Mathis agrees with Watson that efforts to educate should be in place.
“What I would personally like to see is a cultural sensitivity course for the women of Sigma Kappa, and possibly all members of Greek Life. This issue could have been easily avoided, and with adequate education, it would not be an issue in the future. Ignorance is not an excuse, as the members of Sigma Kappa are all adults, and should know how to conduct proper research as they are all enrolled students at UNCC.”
Though ICTMN has reached out for comments, the Sigma Kappa organization has not returned calls or emails at the time of publication.
“I am upset that UNCC Sigma Kappa sorority has not issued an apology on their behalf,” says Mathis.
“It feels as though they are only concerned with the fact that their sorority has received bad publicity. The only apology that was given was by the Vice Chancellor of Student Affairs. In this apology, it felt as though he dismissed the actions of the girls by saying they meant no offense. However, they did offend people, and they still don't seem to understand why,” he said.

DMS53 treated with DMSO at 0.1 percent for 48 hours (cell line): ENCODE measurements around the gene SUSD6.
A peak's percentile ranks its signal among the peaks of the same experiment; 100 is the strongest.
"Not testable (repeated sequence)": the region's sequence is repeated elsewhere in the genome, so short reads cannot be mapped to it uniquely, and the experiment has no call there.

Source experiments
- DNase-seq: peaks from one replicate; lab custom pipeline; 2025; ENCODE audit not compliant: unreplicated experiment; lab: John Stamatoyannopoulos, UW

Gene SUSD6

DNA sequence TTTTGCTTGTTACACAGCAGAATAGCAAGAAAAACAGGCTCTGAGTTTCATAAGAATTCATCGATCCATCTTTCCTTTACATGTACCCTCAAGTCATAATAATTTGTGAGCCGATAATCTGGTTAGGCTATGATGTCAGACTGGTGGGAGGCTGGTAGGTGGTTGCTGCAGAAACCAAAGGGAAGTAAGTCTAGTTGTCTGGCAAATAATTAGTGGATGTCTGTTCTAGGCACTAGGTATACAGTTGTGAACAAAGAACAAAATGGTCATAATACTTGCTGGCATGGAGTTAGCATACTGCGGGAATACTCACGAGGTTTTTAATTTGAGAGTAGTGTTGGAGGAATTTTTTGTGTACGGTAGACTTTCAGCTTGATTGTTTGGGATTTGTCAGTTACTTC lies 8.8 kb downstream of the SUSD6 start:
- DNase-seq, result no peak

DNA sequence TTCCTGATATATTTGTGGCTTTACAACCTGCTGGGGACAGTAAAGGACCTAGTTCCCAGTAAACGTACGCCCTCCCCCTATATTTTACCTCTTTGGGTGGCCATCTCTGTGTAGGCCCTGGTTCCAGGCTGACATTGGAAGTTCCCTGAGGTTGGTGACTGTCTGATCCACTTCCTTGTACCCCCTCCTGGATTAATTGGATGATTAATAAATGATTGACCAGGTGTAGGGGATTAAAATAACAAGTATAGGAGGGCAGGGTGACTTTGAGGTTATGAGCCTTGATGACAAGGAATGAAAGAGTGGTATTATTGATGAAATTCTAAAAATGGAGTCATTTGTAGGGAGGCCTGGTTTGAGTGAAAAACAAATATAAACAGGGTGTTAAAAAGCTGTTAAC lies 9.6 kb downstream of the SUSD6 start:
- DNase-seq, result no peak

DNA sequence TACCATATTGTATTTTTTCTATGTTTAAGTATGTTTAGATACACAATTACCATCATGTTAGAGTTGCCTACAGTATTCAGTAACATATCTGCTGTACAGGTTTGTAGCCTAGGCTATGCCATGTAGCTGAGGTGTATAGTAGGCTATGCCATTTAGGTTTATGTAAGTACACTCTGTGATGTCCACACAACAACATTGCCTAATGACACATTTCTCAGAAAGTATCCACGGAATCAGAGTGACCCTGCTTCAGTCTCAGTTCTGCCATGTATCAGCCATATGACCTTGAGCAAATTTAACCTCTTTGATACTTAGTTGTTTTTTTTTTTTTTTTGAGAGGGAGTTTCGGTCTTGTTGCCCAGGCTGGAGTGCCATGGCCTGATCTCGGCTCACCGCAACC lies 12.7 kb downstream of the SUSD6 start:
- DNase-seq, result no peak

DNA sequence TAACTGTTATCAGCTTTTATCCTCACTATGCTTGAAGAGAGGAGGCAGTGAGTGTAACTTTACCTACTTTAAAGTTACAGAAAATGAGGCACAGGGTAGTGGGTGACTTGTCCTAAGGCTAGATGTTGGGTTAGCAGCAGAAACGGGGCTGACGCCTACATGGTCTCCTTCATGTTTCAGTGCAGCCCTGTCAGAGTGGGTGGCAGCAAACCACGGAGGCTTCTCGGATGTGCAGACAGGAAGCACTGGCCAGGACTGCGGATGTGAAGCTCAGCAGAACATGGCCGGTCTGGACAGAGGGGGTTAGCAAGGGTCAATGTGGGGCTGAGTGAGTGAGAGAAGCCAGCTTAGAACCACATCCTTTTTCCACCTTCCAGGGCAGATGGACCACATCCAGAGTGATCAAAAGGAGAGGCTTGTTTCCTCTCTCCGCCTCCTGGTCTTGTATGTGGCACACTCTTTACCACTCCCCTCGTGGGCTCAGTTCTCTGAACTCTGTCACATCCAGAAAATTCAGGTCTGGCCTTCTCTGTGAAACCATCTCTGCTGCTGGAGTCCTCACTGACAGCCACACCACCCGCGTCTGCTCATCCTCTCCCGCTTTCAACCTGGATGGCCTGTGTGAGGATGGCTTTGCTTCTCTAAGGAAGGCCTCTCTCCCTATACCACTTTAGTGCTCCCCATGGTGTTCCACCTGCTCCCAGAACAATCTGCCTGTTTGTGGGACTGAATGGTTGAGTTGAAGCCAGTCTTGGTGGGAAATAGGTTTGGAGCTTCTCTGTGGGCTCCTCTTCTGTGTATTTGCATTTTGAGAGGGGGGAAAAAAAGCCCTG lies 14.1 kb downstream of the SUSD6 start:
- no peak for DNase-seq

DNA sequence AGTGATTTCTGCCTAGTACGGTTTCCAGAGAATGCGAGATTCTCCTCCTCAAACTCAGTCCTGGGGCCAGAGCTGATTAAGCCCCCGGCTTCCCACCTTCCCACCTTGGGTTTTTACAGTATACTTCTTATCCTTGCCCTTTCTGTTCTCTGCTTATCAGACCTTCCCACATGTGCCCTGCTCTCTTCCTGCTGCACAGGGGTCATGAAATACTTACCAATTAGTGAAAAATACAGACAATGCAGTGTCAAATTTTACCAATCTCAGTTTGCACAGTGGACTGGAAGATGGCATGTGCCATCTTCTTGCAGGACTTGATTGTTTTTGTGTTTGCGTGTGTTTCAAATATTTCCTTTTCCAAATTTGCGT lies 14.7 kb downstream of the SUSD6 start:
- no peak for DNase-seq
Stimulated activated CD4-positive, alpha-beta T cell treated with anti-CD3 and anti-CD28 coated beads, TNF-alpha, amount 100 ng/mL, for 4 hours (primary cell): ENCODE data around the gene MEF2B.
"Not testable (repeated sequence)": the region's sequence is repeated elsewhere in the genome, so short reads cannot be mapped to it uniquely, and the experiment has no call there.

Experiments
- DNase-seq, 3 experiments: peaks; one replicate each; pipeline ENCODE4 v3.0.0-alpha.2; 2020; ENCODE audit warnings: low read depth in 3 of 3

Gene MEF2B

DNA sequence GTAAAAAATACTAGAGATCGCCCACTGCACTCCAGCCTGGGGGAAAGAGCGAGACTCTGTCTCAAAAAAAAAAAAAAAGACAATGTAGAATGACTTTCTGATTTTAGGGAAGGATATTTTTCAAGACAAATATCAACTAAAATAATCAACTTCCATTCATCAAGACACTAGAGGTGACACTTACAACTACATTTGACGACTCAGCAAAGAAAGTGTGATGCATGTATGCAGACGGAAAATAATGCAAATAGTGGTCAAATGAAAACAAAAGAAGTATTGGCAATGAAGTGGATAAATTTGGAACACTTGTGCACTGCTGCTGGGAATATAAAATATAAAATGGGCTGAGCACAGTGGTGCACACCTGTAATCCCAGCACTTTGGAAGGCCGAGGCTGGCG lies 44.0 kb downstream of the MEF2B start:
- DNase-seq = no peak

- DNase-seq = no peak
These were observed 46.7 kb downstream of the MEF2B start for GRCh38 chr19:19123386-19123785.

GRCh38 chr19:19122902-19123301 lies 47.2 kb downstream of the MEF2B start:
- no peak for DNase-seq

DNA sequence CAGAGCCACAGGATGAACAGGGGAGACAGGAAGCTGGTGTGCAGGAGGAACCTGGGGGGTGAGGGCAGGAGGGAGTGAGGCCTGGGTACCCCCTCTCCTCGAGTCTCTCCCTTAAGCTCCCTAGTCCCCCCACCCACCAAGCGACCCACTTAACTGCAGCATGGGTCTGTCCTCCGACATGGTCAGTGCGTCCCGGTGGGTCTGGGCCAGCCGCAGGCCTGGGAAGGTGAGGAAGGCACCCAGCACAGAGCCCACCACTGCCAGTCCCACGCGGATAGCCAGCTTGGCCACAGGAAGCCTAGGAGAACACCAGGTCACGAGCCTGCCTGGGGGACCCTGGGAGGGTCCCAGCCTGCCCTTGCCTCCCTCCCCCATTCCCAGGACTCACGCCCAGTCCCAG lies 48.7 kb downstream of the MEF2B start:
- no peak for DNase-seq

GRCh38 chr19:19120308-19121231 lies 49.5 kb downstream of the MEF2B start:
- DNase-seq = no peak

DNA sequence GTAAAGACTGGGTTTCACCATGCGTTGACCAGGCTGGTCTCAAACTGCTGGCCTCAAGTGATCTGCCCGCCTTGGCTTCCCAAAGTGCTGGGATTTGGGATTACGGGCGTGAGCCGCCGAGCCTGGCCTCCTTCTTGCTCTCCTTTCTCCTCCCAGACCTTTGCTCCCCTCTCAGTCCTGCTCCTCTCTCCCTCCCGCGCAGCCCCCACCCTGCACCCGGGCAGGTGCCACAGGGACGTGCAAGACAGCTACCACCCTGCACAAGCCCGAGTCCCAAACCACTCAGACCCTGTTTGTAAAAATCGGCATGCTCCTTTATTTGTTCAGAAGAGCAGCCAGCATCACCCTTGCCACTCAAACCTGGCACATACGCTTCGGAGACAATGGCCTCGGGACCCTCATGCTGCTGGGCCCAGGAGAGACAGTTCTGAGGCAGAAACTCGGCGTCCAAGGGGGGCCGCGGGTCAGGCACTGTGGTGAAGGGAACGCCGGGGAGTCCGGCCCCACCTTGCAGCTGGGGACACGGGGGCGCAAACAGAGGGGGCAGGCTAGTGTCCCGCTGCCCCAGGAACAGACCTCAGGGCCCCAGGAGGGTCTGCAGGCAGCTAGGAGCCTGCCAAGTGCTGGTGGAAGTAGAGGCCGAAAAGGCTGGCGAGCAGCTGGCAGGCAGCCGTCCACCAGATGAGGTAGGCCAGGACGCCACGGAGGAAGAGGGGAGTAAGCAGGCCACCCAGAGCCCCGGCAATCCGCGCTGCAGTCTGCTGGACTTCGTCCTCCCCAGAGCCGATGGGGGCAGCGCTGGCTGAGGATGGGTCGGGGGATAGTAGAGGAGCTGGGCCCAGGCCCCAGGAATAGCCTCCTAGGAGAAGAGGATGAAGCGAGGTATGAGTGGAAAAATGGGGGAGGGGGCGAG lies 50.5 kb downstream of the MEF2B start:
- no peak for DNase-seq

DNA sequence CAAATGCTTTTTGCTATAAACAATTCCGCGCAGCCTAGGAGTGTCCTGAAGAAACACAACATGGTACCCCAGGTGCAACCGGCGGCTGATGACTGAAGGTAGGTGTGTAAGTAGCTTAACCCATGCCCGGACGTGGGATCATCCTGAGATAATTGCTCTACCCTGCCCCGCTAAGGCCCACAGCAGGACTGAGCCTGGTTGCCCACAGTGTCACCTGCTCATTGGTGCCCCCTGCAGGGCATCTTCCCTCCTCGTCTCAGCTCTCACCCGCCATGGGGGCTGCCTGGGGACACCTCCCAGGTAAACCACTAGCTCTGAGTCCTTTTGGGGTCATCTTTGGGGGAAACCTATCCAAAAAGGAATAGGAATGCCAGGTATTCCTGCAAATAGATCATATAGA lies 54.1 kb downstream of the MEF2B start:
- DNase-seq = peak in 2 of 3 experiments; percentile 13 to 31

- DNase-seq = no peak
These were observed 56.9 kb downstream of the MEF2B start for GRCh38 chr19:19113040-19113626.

“Our school is directly responsible for this incident by not putting a stop to it when it first came up, and they should also be responsible for adequate education for these women, as our school prides itself on being inclusive and culturally diverse.”
Mathis feels the sorority isn't responding in hopes that the issue will go away. “I was shown an email by a member of Sigma Kappa that warned them not to talk with any publicity that might come their way. Thus, they are trying to ignore the issue altogether.”
After a meeting on Thursday, the NASO has decided to organize an educational program for next week and again when the new fall 2014 semester starts. The program will discuss stereotypes and educate about contemporary Native Americans today and why the Air Band incident was wrong, Members of the UNC Charlotte community are to be invited.